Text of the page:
Thursday, 24 November 2016

When the drugs work

There’s an epidemic of women taking drugs. They're not illegal and it's not addiction. It's the routine medicalisation of women, as we are prescribed courses of pills that last for decades.

There are two types of drugs that are routinely prescribed to women - the contraceptive pill and antidepressants. And it wouldn’t surprise me if, in a generation or two, research shows that the second is often a direct result of the first.

By Diana Mehrez via Flickr Creative Commons

Taking antidepressants
Huge numbers of women suffer from mental health problems - depression is about twice as common in women than men. 

Doctors are quick to prescribe antidepressants to patients. It’s far easier to get pills than therapy, unless you have plenty of money to pay for it yourself. And I’m not against antidepressants, I’m sure they can have a hugely positive impact, for people that want and need them,.

Counselling and other therapies are available on the NHS, but the wait until you even get a call to find out what you need can be long, and the process of referral can be confusing. Patients with mental health problems literally can’t cope with this kind of thing, which is one of the reasons the pills go down so well. And drugs are a lot cheaper than counseling and talking therapies.

I’ve heard stories about women who go to their doctor to try and get some counselling to deal with a problem in their lives coming out with pills. And women who want to reduce and eventually stop taking antidepressants being steered away from doing so.

Pills are overwhelmingly seen as the cure for mental health problems. And whilst they may be the answer in many cases, they aren't right for every situation. We are medicalising the mentally ill, and as far more women come forward with mental health problems than men, it is we that are popping most of the Prozac (other drugs available).

The contraceptive pill
And so onto the other drug that so many women are taking: the pill. Contraception is a brilliant invention. The pill revolutionised women’s lives, meaning we do not have to be victims of our biological destiny. We can choose if and when we have children. Many of the freedoms we enjoy today can be traced back to the contraceptive pill.

The pill was first introduced in the UK in 1961 (for married women). It’s now 2016 and 3.5 million UK women are on some form of hormonal contraception. They’ve tweaked the combinations of chemicals a bit. And you can have an implant in your arm so that you don’t have to worry about forgetting to take it. But the principal is the same: give the woman hormones to stop her ovulating so she can’t get pregnant. Every couple of years there's a story about a male contraceptive pill that's on its way, but so far this hasn't materialised.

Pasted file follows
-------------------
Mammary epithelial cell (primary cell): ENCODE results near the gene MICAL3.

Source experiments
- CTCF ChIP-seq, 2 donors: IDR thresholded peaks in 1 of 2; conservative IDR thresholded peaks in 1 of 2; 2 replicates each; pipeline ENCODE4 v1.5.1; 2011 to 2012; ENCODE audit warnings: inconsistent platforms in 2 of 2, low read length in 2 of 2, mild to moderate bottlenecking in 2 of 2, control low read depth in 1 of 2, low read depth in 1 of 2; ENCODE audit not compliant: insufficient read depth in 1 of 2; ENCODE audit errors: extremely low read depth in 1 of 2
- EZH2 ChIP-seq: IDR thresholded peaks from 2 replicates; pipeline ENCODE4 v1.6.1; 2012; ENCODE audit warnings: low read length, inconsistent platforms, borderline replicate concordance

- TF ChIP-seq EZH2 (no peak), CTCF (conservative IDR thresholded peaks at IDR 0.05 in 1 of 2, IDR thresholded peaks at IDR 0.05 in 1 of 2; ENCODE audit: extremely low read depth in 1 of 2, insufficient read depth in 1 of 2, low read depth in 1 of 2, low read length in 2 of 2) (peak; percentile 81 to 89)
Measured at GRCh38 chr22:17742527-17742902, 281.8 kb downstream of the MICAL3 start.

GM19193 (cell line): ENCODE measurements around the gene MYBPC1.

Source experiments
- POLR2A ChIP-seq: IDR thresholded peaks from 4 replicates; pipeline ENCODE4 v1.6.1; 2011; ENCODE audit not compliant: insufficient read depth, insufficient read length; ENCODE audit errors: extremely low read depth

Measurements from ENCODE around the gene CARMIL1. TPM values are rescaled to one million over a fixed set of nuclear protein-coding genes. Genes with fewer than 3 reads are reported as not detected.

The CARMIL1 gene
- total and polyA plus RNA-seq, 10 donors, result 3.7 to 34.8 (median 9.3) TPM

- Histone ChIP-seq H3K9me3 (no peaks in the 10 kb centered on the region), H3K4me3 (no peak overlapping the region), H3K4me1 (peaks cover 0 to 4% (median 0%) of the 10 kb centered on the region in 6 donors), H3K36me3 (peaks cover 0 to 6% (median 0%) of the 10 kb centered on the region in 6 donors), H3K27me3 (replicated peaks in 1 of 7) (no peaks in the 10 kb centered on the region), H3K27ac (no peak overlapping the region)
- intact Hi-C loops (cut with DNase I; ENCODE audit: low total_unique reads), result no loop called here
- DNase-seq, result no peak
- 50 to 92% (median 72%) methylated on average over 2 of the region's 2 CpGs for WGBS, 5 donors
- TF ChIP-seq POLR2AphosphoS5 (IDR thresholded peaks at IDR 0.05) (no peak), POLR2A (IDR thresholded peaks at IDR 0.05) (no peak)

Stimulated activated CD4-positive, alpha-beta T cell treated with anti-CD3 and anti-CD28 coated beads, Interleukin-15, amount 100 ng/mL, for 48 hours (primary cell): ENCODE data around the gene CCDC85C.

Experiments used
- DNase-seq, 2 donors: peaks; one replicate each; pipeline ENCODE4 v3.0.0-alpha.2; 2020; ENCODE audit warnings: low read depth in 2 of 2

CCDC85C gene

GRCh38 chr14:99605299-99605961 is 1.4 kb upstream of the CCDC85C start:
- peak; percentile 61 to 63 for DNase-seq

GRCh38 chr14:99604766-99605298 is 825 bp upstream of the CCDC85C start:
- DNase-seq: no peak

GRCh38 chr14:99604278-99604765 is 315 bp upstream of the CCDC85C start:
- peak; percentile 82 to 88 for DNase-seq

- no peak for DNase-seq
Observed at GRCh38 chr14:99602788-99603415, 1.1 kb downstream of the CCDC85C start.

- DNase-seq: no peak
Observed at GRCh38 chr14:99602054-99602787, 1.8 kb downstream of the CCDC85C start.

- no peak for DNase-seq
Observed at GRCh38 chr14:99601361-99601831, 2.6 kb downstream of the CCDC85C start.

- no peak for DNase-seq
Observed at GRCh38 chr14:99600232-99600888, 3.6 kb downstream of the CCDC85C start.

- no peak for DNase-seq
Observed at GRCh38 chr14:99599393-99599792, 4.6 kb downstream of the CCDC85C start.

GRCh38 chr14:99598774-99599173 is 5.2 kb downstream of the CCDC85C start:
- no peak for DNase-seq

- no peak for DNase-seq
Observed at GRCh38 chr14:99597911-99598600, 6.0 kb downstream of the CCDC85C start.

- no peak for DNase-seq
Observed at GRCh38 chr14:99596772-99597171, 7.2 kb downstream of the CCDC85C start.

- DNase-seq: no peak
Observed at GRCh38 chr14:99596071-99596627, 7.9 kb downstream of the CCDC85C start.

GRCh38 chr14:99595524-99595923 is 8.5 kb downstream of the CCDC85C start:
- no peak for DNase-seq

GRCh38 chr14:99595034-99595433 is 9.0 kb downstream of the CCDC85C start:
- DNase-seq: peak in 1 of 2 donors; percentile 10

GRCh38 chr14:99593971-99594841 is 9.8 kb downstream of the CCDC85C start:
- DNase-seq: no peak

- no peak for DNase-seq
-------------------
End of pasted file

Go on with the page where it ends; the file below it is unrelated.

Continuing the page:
My story
I was on the pill from age 19 to 34. Non stop. Same pill. No break. Fifteen years. Every six months I had a check up and picked up my new prescription. At no point did anyone suggest that there might be a problem with taking something that suspended my natural biology for 15 years.

When I did finally stop taking it (to have a baby), my reproductive functions had switched themselves off. My body had no idea what it was supposed to do - it had got so used to not doing it.

It took a year. Then, just days before I was about to start popping yet more pills - fertility enhancing drugs in this case - my body figured out what it was supposed to be doing, and nine months later, out my baby daughter bounced. The irony of this stuff is that we spend years trying not to get pregnant, as we build a career, earn some money and find a nice bloke; and then years trying equally hard to get up the duff.

From where I’m sitting now, it seems little crazy that the medical professionals at no point thought, or mentioned, that taking a pill continuously for all that time when you’re not sick, maybe isn’t a great idea.

From pill to pill

So huge numbers of women are taking hormonal contraceptives. And huge numbers of us are taking antidepressants. The impact of hormonal contraceptives on mental health has been hugely under-reported, and I suspect under-researched. But there may well be a link - with the pill making women depressed, so one long-term drug leads to another.